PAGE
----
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History and Traditions of the Smørrebrød

For most people that are used to having a sandwich made from two slices of bread with fillings between them, the idea of a smørrebrød, a traditional Nordic open sandwich containing an assortment of toppings may at first be a difficult idea to digest, but a little familiarity with its traditions and its delicious toppings would certainly change any preconceived notions.

A selection of Danish smørrebrød
A selection of Danish smørrebrød
The history and traditions of the smørrebrød are as fascinating as the variety of food toppings that go on it, and in this article, we explore its origin and the Nordic culture of eating this delicious open sandwich.

History of the Smørrebrød

For those who aren't familiar with this open sandwich, Smørrebrød (pronounced shmur-brugh) is a traditional Scandinavian open sandwich consisting of a slice of buttered whole-grain rye bread (rugbrød), usually topped with some combination of cold cuts, pieces of meat or fish, cheese, herbs and vegetables.

The food items that are spread (pålæg) on the bread, are carefully arranged to create a tasty and visually appealing open sandwich. The bread is mostly sourdough rye and is usually buttered to stop the toppings seeping through, and is considered very nutritious with lots of vitamins, minerals and fibers.

The word 'smørrebrød' originates from the words 'smør' og 'brød' meaning 'butter' and 'bread' which are two very important food items in the Nordic diet.

In the northern regions of the Nordic countries where the winters are harsh and the grounds covered with snow, it was necessary to ensure that food was preserved, such that it could last through the winter months. Hence, people in these Nordic countries developed their cuisine using preserved food, like the dry, flat bread called knekkebrød, diary products like butter and cheese and particularly meat and fish which were preserved through some combination of of drying, salting, smoking, curing, and fermenting.

Herring fishing in Scania by Olaus Magnus published in 1555
Herring fishing in Scania by Olaus Magnus published in 1555
During the 12th, 13th and the 14th centuries, herring was abundant in the Baltic waters around southern Sweden along the coast of Skåne, which was then a part of Denmark. During catch seasons herring would be available in vast amounts, but occasionally, would also disappear for a long period making it seasonal but also irregular. This led to the development and adoption of different preservation techniques, pickling and smoking being more popular because of the resulting flavors, especially in the form of snacks.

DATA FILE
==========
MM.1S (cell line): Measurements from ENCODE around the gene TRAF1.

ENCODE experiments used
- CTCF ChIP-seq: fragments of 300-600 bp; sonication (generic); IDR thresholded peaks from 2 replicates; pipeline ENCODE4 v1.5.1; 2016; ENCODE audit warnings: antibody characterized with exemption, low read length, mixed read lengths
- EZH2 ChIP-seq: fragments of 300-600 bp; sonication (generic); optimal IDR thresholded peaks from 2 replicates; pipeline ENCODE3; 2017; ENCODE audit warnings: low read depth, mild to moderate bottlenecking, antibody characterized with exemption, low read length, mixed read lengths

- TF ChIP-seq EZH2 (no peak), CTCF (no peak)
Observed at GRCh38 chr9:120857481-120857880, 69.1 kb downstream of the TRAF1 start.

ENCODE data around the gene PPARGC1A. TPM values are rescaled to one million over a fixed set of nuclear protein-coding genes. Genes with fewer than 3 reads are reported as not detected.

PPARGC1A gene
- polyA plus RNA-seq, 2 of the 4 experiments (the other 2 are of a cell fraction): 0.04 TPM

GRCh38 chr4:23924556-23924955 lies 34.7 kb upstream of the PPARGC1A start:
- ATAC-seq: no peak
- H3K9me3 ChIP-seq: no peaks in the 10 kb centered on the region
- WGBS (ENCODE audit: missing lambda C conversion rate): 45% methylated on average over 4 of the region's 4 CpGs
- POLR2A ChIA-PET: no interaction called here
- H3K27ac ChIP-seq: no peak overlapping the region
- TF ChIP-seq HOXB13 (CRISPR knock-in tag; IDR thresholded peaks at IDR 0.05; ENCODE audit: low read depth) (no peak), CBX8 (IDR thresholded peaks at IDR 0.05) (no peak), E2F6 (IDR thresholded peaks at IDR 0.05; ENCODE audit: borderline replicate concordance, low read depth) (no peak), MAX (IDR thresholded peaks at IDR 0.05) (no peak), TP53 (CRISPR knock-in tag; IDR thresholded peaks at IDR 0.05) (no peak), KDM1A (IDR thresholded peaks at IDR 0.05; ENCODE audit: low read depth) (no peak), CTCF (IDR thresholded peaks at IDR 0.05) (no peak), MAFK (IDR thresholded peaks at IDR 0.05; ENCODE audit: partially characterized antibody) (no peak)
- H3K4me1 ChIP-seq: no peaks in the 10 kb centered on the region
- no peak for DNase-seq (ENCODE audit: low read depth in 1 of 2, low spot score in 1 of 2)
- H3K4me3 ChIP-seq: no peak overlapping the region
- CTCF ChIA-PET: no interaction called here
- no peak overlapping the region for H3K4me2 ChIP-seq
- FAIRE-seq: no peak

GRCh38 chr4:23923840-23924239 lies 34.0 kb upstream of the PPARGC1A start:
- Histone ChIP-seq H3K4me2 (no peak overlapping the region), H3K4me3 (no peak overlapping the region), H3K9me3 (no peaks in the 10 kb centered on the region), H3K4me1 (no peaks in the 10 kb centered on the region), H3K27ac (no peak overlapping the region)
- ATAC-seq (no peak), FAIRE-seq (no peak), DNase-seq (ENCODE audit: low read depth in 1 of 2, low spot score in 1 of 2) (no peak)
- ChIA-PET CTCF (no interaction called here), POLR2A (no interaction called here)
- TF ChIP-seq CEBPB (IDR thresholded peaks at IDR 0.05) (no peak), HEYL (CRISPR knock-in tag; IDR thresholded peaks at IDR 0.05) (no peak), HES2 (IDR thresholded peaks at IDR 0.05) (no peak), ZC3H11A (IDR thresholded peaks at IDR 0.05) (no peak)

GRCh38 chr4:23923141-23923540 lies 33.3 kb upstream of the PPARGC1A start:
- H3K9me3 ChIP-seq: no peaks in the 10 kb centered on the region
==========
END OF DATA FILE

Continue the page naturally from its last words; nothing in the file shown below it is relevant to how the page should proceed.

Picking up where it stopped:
Surströmming served on thin bread
Surströmming served on thin bread
The pickled fish or cured meat would often be placed on top of the bread along with other ingredients and eaten as a snack or meal. The combination of the nutritious bread and the food items spread on it made it a delicious hearty meal besides a quick snack.

In the 19th century, the open sandwich developed to include a wide range of spreads, and found popularity with the working people as a lunch or daytime snack, often made using leftovers from the previous night.

Traditions of the Smørrebrød

The open sandwich is typically eaten at breakfast, lunch, supper, or as a snack in the Nordic countries. Traditions also make them popular at holiday celebrations such as Christmas and Easter in some of the Nordic countries.

It is known by different names in the Scandinavian countries—Denmark as smørrebrød, Norway as smørbrød, and in Sweden as smörgås. In other parts of the Nordic countries—the sandwich is called voileipä, in Finland, which derives from voi (butter) and leipä (bread).

Smørrebrød by Angermann
Smørrebrød by Angermann
The open sandwich is usually made with buttered bread, often whole-grain rye bread and its preparation varies based on the different toppings which mostly include ham, turkey, bacon, herring, smoked salmon, caviar, shrimps, boiled eggs, liver pâté, small meatballs etc. This is typically complemented by some herbs and vegetables such as parsley, cold salad, thinly sliced cucumber, tomato slices and/or pickled beets etc.

Open sandwiches are also served at a Smörgåsbord, a type of Scandinavian meal, originating in Sweden, served buffet-style with multiple hot and cold dishes of various foods on a table. The word smörgåsbord consists of the words smörgås (sandwich, usually open-faced) and bord (table).

Danish marinated herring served on rye bread
Danish marinated herring served on rye bread
Marinated herring in Denmark is a tradition to serve at Christmas and especially on Easter Sunday lunch along with Danish snaps and strong Easter beer. The marinated herring is served on buttered, black rye bread, topped with white onion rings and usually served with hard boiled eggs, potatoes, capers, fresh dill, pickled gherkins or tomato slices.

When serving smørrebrød as a meal, the sliced breads are generally passed around the table, and then each dish of toppings, and people around the table help themselves. More festive meals can be divided into courses: Fish toppings first, such as herring, shrimp, or smoked salmon followed by cold cuts and salads, and finally cheese with bread or crackers and a little fruit.

Learn more
You might find the article on European traditions of the herring delicacy an interesting read.


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Article Category:
Food History

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